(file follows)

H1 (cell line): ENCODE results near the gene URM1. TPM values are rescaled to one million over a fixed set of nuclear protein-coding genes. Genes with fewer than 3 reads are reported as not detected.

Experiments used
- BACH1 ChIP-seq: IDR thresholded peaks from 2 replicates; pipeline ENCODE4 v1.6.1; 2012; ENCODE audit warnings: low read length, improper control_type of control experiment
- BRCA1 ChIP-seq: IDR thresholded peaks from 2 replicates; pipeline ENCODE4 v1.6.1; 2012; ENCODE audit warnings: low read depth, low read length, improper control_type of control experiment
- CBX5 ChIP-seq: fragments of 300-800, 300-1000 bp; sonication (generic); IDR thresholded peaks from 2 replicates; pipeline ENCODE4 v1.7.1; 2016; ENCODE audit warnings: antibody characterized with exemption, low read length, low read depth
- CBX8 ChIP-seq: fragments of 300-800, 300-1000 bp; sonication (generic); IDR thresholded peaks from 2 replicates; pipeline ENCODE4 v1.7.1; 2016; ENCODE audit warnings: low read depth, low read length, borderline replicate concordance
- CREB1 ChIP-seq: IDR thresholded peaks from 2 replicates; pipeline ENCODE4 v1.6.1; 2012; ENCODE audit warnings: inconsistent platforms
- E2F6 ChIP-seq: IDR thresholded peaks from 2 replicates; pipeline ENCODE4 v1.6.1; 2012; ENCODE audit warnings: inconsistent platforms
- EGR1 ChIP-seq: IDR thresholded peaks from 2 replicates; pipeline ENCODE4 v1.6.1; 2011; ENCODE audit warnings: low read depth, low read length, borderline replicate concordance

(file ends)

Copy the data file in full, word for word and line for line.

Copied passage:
H1 (cell line): ENCODE results near the gene URM1. TPM values are rescaled to one million over a fixed set of nuclear protein-coding genes. Genes with fewer than 3 reads are reported as not detected.

Experiments used
- BACH1 ChIP-seq: IDR thresholded peaks from 2 replicates; pipeline ENCODE4 v1.6.1; 2012; ENCODE audit warnings: low read length, improper control_type of control experiment
- BRCA1 ChIP-seq: IDR thresholded peaks from 2 replicates; pipeline ENCODE4 v1.6.1; 2012; ENCODE audit warnings: low read depth, low read length, improper control_type of control experiment
- CBX5 ChIP-seq: fragments of 300-800, 300-1000 bp; sonication (generic); IDR thresholded peaks from 2 replicates; pipeline ENCODE4 v1.7.1; 2016; ENCODE audit warnings: antibody characterized with exemption, low read length, low read depth
- CBX8 ChIP-seq: fragments of 300-800, 300-1000 bp; sonication (generic); IDR thresholded peaks from 2 replicates; pipeline ENCODE4 v1.7.1; 2016; ENCODE audit warnings: low read depth, low read length, borderline replicate concordance
- CREB1 ChIP-seq: IDR thresholded peaks from 2 replicates; pipeline ENCODE4 v1.6.1; 2012; ENCODE audit warnings: inconsistent platforms
- E2F6 ChIP-seq: IDR thresholded peaks from 2 replicates; pipeline ENCODE4 v1.6.1; 2012; ENCODE audit warnings: inconsistent platforms
- EGR1 ChIP-seq: IDR thresholded peaks from 2 replicates; pipeline ENCODE4 v1.6.1; 2011; ENCODE audit warnings: low read depth, low read length, borderline replicate concordance